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Irish myths and legends at Ballycastle, County Antrim

From the Children of Lir to the Old Witch the Cailleach, this beautiful walking country has many stories to tell.

An extract from “Legendary Ireland”, by Eithne Massey, bringing you on a tour of the rugged coast area around Ballycastle steeped in Irish myths and legends.

Originally published in Ireland of the Welcomes Magazine, in the July / August 2017 issue. Subscribe now to our sister publication printed six times annually.
Legend has it that Deirdre of the Sorrows landed at Ballycastle in County Antrim, when she returned to Ireland after a happy few years in Scotland with her lover Fergus. She was then forced to marry the King of Ulster and, later, killed herself when he threatened to give her to another man.

Although the story of Deirdre begins and ends at the court of the Ulster King Conchobhar in Armagh, perhaps its strongest connection is with the glens of Scotland, where Deirdre made her home with her lover. The lament Deirdre sings when leaving these glens has the same emotional depth as the one she sings when her lover is killed.

But we look to the extreme northeast coast of Antrim, to the landing-place where Deirdre returned after her few short years of happiness. Tradition has it that this landing place was Ballycastle Bay, just under Fair Head. The beach at Ballycastle is a pleasant one with magnificent views of Rathlin and Manannán’s Rock. Ballycastle is a lively seaside town and the site of Lammas Fair in August, a gathering that has its roots in the Lughnasa festival.

At the east end of its beach, there is a cluster of flat rocks, known as Pan’s Rocks because, in the past, salt-panning was carried on here by the local people. It is said that Deirdre protested to the very end against landing here, wanting to land on Rathlin Island where at least they had the security of the sea as a barrier between themselves and the jealous Conchobhar.

The sea journey to Rathlin Island is well worth making, not just for the experience of a beautiful and peaceful island, and the numbers of sea birds which make the island their home, but also for the friendliness and kindness of the people who live there – there is nothing quite like the feeling of staying on such an island when the last of the day visitors have left and the island sinks into its world of quietness.

Folk tradition says that Rathlin was formed when Fionn’s huge mother tripped and dropped a pile of stones in the bay, on her way to Scotland to buy whiskey – she lies drowned under the water, and, in stormy weather, people say, ‘The old witch is kickin’’. The idea of the Cailleach or Old Witch as the creator of the landscape links this northeastern point of Ireland with that extreme southwestern one – Béara.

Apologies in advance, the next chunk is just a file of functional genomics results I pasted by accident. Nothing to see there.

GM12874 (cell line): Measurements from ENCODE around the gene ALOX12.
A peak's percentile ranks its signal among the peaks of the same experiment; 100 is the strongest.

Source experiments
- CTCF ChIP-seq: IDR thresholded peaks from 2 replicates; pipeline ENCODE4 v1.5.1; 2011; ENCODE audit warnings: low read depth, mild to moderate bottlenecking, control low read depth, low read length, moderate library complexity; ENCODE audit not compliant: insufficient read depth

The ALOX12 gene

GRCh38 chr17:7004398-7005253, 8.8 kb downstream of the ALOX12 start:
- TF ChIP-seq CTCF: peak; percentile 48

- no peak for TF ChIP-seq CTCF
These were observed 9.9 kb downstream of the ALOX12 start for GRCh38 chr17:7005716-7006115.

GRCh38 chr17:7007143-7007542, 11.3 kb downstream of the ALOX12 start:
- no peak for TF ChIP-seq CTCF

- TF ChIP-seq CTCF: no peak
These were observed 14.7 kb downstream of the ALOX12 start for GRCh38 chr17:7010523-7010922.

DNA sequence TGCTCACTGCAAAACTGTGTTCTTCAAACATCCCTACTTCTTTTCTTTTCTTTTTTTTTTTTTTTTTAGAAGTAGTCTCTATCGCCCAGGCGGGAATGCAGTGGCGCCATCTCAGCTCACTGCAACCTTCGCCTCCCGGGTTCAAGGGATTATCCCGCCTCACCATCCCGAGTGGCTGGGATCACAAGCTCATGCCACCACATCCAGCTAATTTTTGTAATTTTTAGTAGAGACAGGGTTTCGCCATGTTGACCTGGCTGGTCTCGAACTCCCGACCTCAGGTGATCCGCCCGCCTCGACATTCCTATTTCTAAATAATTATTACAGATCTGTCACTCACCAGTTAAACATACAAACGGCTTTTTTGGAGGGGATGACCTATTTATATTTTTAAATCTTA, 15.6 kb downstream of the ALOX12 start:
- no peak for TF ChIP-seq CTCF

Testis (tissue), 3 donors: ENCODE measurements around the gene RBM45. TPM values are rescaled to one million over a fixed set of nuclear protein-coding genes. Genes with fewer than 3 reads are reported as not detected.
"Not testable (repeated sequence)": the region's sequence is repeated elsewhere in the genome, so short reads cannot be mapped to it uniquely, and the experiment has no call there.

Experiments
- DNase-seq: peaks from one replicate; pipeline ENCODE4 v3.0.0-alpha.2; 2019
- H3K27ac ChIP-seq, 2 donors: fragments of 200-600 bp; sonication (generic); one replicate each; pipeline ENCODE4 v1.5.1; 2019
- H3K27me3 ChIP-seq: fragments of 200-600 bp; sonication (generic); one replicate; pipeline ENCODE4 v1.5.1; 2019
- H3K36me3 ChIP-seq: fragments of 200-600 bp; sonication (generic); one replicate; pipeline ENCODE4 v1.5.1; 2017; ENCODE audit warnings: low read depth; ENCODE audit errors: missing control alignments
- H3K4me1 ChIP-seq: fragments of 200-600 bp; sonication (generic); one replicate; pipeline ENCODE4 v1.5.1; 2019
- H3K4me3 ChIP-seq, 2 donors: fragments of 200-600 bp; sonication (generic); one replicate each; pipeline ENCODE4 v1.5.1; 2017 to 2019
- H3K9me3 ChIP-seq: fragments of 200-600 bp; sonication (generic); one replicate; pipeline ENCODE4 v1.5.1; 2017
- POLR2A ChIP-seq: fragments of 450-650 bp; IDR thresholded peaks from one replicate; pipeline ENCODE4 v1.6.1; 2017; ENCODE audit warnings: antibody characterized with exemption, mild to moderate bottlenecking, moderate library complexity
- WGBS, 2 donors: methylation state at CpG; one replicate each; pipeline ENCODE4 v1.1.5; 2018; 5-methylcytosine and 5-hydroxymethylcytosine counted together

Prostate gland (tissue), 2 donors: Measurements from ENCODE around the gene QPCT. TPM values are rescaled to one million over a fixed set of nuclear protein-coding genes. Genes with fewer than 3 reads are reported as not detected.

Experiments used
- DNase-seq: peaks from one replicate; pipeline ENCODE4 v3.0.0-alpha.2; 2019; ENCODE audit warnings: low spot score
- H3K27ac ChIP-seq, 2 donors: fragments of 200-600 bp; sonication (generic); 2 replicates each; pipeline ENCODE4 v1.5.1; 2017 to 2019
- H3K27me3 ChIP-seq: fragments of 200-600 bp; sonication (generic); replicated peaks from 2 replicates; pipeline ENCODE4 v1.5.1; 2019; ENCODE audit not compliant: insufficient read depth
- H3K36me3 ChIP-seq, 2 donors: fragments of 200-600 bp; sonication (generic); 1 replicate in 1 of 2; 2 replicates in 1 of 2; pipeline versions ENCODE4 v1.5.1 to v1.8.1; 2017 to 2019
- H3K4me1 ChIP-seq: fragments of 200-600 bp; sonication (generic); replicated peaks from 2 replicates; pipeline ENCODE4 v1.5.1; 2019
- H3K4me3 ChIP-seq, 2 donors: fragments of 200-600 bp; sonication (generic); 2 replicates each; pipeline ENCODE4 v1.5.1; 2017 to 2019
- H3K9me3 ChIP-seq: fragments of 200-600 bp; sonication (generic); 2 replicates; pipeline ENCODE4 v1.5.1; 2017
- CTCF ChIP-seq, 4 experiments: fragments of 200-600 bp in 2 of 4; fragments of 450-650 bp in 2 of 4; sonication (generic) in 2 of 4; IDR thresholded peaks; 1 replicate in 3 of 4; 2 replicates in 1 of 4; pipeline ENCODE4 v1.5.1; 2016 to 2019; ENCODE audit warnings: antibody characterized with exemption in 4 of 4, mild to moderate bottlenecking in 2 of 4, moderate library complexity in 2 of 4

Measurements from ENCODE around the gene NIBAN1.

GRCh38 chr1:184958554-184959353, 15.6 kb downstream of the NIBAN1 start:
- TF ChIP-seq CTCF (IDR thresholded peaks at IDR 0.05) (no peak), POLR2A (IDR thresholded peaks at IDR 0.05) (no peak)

Not far from Ballycastle is Torr Head. It was there that the traitorous warrior Barach forced Fergus Mac Róich – who had taken on the safety of Deirdre and the Sons of Usna as his personal responsibility – to leave his charges and dine with him at his fort. The journey around the coast from Ballycastle to Torr Head passes by Fair Head, where there are signposted walks on the cliffs.

The small valley of Lough na Cranagh holds a crannóg in a lake hedged by green hills. Here, the trees and the gentle hills give relief from the sometimes overpowering drama and tempest of the coastal views.

Fair Head is also the site where yet another giant has his residence – not, in this case, a figure from mythology, but a character from local folklore, known as the Grey Man. This cloaked figure may be seen striding along the cliffs, looking out towards the sea when a storm is brewing. Perhaps this figure is connected with the grey-cloaked god, Manannán, for the rock that bears his name is not far out to sea, in the wild Sea of Moyle where the Children of Lir spent the most miserable part of their time in exile. Here you feel closer to the Mull of Kintyre than to Ireland; and indeed, at those times in the past when land travel was made difficult by bogs and great forests, Scotland would have been more easily accessible than many parts of Ireland.

It is on Fair Head that during the reign of Elizabeth I, the old Gaelic chieftain, Sorley Boy, screamed his madness and grief when he heard the shrieks coming across the sound from Rathlin. He had sent the women and children of his clan there for safety but an invading fleet, led by Drake and Norris, landed on the island and butchered every one of them.

This is country that can best be appreciated by those prepared to do some walking, to immerse themselves in hidden valleys and wild headlands. Not far away is Cushendall and the site of Oisín’s Grave – a Neolithic court grave on Tievebullagh mountain. This is the country of Fionn and the Fianna, of hunters racing with their hounds and their horns down narrow glens towards the sea. If Deirdre’s ghost wanders here, it is a lonely one, continually looking eastwards across the sea towards the glens of Scotland.

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